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Bassia scoparia (L.) A.J.Scott (Images by Alka Khare (Validated by D S Rawat) & Nidha Singh (Validated by Surajit Koley) (Inserted by J.M.Garg))

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Beta vulgaris L. subsp. maritima (L.) Arcang. (Images by Mani Nair & Gurcharan Singh (Inserted by J.M.Garg))

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Beta vulgaris L. subsp. vulgaris (Images by Aarti S. Khale (Identified by Gurcharan Singh) & Gurcharan Singh (Inserted by J.M.Garg))

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Blitum capitatum L. (Poland) (Images by Promila Chaturvedi (Identified by Carmelita) (Inserted by J.M.Garg))

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Blitum virgatum L. (Images by Gurcharan Singh, Prashant Awale & Gurcharan Singh (Inserted by J.M.Garg))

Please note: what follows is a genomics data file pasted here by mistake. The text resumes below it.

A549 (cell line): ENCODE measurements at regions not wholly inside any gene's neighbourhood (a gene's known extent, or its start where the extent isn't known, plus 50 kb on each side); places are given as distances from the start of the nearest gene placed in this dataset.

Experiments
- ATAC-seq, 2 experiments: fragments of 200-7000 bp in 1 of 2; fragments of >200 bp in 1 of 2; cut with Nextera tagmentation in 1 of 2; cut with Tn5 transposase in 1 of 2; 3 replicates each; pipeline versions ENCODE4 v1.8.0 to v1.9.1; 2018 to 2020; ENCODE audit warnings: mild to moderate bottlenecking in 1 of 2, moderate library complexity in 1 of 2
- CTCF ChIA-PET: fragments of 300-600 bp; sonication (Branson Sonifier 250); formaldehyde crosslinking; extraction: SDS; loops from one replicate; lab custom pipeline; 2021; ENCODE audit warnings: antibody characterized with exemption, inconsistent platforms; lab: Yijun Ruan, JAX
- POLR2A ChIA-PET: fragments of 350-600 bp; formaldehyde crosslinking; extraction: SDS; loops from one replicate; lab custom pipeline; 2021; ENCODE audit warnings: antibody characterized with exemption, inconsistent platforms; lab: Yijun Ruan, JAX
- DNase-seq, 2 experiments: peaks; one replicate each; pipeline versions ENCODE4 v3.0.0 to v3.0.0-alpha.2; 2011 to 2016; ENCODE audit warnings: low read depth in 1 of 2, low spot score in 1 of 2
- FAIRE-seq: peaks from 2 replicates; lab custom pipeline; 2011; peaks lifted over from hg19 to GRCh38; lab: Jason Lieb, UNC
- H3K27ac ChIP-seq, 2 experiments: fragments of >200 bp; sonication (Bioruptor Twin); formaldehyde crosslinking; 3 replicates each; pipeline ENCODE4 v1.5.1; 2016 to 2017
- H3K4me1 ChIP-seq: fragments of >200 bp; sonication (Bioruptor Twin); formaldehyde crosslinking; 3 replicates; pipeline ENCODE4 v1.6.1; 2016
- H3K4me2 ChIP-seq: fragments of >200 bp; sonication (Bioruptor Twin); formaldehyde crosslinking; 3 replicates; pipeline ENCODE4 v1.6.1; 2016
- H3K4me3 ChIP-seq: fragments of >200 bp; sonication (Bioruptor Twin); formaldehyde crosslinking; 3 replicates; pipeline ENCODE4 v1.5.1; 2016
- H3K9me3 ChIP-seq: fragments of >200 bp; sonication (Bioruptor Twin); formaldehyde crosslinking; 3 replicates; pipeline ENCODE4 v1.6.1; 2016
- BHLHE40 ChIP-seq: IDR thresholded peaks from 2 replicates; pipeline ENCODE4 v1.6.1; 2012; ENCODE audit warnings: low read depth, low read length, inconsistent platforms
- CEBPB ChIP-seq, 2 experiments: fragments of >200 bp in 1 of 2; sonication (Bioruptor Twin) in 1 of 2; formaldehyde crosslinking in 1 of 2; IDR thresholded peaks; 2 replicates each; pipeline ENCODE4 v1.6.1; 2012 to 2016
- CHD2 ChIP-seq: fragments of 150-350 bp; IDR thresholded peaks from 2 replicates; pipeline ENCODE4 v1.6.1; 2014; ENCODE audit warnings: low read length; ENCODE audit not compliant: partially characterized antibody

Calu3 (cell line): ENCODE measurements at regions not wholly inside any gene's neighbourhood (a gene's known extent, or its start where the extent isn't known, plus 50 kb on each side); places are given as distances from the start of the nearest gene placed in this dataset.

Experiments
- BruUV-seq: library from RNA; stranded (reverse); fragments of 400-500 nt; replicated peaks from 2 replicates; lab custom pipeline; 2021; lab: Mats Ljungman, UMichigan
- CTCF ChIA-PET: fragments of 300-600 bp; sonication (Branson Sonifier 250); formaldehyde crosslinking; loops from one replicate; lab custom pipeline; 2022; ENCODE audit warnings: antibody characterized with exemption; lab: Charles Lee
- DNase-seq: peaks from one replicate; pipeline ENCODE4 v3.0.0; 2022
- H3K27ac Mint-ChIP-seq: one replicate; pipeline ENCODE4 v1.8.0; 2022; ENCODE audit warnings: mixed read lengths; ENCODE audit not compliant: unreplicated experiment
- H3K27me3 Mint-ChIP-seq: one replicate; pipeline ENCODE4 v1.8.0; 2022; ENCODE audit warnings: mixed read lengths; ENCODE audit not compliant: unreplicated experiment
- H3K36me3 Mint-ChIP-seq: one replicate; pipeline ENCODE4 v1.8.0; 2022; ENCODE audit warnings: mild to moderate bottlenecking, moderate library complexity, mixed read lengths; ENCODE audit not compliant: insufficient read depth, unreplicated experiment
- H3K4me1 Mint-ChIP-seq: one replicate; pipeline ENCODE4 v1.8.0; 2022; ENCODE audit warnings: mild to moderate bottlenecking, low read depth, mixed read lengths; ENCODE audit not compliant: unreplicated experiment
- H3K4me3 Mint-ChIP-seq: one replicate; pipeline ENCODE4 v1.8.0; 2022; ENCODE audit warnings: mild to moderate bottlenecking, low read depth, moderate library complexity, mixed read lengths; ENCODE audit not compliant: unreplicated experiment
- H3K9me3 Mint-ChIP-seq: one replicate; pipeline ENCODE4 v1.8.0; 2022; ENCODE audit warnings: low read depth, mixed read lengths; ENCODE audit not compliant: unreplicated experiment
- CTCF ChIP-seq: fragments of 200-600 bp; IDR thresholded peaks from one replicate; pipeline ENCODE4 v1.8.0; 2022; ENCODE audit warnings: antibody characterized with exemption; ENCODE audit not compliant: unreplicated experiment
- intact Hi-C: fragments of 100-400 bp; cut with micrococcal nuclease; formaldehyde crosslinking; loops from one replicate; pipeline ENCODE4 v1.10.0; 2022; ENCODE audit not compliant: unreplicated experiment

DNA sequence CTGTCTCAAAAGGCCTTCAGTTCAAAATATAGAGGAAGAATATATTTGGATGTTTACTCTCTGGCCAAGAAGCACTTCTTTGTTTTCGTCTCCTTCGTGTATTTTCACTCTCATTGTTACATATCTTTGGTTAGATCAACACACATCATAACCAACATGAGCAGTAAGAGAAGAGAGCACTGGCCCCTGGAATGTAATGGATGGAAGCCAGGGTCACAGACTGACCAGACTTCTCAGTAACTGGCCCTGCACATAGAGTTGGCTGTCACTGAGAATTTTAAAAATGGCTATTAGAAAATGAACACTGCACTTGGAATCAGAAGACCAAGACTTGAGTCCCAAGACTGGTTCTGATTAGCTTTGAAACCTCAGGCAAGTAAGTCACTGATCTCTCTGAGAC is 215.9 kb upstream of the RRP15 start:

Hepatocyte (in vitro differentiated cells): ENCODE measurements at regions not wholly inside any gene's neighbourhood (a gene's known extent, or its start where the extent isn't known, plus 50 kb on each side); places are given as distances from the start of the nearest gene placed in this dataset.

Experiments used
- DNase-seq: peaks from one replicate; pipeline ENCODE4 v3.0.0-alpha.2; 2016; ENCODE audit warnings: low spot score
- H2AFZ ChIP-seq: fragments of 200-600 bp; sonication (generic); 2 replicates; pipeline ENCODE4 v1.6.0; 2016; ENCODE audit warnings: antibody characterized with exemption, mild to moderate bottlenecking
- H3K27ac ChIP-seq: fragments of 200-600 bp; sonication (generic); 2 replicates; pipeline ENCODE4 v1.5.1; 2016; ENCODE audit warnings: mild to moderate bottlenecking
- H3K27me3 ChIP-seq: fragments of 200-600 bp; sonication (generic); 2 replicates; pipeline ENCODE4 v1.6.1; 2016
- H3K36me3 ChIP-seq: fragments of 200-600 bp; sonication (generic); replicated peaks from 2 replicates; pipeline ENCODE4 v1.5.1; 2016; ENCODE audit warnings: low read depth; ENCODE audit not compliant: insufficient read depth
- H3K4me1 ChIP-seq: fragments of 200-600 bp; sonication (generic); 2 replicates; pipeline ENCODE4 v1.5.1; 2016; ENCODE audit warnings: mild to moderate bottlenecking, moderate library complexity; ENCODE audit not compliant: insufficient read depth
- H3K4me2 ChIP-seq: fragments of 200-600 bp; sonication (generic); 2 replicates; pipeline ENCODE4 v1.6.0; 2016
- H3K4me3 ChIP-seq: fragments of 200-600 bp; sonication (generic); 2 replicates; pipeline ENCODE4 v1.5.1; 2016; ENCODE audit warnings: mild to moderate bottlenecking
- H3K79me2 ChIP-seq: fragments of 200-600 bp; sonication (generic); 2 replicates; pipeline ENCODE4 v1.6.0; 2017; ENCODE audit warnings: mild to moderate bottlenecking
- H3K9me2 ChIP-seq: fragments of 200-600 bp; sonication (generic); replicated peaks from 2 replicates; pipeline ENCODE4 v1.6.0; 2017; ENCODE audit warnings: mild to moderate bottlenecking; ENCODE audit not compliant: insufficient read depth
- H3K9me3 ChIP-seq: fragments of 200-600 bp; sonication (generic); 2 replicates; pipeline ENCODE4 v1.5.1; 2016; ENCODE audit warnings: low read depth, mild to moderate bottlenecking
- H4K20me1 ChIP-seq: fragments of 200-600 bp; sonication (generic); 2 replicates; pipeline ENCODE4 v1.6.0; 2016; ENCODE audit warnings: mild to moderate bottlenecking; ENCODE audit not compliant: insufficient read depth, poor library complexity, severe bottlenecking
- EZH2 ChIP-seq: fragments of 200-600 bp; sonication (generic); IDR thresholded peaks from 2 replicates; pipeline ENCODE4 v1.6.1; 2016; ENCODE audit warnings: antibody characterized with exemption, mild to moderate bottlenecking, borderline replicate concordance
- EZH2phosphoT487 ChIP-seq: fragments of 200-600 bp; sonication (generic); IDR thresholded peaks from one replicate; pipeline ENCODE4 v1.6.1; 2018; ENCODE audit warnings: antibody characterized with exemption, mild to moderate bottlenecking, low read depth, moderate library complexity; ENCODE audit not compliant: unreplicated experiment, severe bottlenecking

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Celosia argentea L. var. argentea (Comment from GRIN: cultivated forms include C. argentea Spicata Group) (Images by Aarti Khale & (Karuna Kanta Das – validation by Gurcharan Singh), (Inserted by Bhagyashri Ranade))

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Celosia argentea L. var. cristata (L.) Kuntze (Images by Gurcharan Singh, (Bhagyashri Ranade – Identified by Vijayasankar Raman), Surajit Koley & Aarti Khale, (Inserted by Bhagyashri Ranade))

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Celosia argentea L. var. plumosa Voss (Images by Surajit Koley, Balkar Singh & (Usha Desai – identified by Gurcharan Singh), (Inserted by Bhagyashri Ranade))